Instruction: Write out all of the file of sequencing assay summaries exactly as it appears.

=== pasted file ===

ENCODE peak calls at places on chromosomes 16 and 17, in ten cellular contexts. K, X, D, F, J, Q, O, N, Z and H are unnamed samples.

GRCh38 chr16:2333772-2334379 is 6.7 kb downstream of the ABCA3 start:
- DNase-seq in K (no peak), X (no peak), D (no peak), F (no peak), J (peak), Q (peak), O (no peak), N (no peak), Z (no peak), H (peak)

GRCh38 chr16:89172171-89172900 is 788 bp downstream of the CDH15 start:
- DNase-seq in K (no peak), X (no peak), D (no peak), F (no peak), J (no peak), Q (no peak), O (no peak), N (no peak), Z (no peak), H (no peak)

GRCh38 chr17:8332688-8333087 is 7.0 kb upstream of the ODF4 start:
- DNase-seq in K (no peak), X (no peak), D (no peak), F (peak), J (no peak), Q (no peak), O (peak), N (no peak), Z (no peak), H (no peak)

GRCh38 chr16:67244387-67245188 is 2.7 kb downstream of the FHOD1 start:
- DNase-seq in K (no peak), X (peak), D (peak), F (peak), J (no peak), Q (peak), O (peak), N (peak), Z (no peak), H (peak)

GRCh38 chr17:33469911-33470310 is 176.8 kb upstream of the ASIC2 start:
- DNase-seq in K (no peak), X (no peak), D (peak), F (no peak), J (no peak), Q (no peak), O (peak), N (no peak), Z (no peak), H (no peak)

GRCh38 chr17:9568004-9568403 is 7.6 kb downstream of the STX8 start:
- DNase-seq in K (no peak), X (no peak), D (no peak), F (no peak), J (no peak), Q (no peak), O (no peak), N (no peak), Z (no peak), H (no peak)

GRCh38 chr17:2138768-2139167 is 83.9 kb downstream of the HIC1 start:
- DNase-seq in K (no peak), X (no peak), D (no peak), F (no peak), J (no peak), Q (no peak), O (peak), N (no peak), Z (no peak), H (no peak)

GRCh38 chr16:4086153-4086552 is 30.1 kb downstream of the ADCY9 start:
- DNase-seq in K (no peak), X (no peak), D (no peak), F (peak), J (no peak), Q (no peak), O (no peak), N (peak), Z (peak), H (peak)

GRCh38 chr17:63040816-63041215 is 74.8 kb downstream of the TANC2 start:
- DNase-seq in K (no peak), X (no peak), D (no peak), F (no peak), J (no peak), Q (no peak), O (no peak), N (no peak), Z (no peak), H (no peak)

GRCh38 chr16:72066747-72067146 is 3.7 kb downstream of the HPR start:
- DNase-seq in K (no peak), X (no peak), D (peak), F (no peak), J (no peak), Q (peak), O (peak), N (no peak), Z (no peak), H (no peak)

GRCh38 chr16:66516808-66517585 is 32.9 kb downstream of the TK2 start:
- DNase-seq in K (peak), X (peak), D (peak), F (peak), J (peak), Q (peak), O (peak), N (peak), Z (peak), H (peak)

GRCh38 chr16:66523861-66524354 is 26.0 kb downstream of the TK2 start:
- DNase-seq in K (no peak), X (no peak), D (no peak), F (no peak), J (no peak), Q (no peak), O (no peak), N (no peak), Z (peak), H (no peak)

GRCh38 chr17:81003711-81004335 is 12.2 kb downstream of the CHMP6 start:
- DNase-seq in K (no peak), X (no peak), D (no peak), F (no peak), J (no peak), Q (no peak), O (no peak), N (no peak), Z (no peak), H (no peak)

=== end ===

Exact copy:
ENCODE peak calls at places on chromosomes 16 and 17, in ten cellular contexts. K, X, D, F, J, Q, O, N, Z and H are unnamed samples.

GRCh38 chr16:2333772-2334379 is 6.7 kb downstream of the ABCA3 start:
- DNase-seq in K (no peak), X (no peak), D (no peak), F (no peak), J (peak), Q (peak), O (no peak), N (no peak), Z (no peak), H (peak)

GRCh38 chr16:89172171-89172900 is 788 bp downstream of the CDH15 start:
- DNase-seq in K (no peak), X (no peak), D (no peak), F (no peak), J (no peak), Q (no peak), O (no peak), N (no peak), Z (no peak), H (no peak)

GRCh38 chr17:8332688-8333087 is 7.0 kb upstream of the ODF4 start:
- DNase-seq in K (no peak), X (no peak), D (no peak), F (peak), J (no peak), Q (no peak), O (peak), N (no peak), Z (no peak), H (no peak)

GRCh38 chr16:67244387-67245188 is 2.7 kb downstream of the FHOD1 start:
- DNase-seq in K (no peak), X (peak), D (peak), F (peak), J (no peak), Q (peak), O (peak), N (peak), Z (no peak), H (peak)

GRCh38 chr17:33469911-33470310 is 176.8 kb upstream of the ASIC2 start:
- DNase-seq in K (no peak), X (no peak), D (peak), F (no peak), J (no peak), Q (no peak), O (peak), N (no peak), Z (no peak), H (no peak)

GRCh38 chr17:9568004-9568403 is 7.6 kb downstream of the STX8 start:
- DNase-seq in K (no peak), X (no peak), D (no peak), F (no peak), J (no peak), Q (no peak), O (no peak), N (no peak), Z (no peak), H (no peak)

GRCh38 chr17:2138768-2139167 is 83.9 kb downstream of the HIC1 start:
- DNase-seq in K (no peak), X (no peak), D (no peak), F (no peak), J (no peak), Q (no peak), O (peak), N (no peak), Z (no peak), H (no peak)

GRCh38 chr16:4086153-4086552 is 30.1 kb downstream of the ADCY9 start:
- DNase-seq in K (no peak), X (no peak), D (no peak), F (peak), J (no peak), Q (no peak), O (no peak), N (peak), Z (peak), H (peak)

GRCh38 chr17:63040816-63041215 is 74.8 kb downstream of the TANC2 start:
- DNase-seq in K (no peak), X (no peak), D (no peak), F (no peak), J (no peak), Q (no peak), O (no peak), N (no peak), Z (no peak), H (no peak)

GRCh38 chr16:72066747-72067146 is 3.7 kb downstream of the HPR start:
- DNase-seq in K (no peak), X (no peak), D (peak), F (no peak), J (no peak), Q (peak), O (peak), N (no peak), Z (no peak), H (no peak)

GRCh38 chr16:66516808-66517585 is 32.9 kb downstream of the TK2 start:
- DNase-seq in K (peak), X (peak), D (peak), F (peak), J (peak), Q (peak), O (peak), N (peak), Z (peak), H (peak)

GRCh38 chr16:66523861-66524354 is 26.0 kb downstream of the TK2 start:
- DNase-seq in K (no peak), X (no peak), D (no peak), F (no peak), J (no peak), Q (no peak), O (no peak), N (no peak), Z (peak), H (no peak)

GRCh38 chr17:81003711-81004335 is 12.2 kb downstream of the CHMP6 start:
- DNase-seq in K (no peak), X (no peak), D (no peak), F (no peak), J (no peak), Q (no peak), O (no peak), N (no peak), Z (no peak), H (no peak)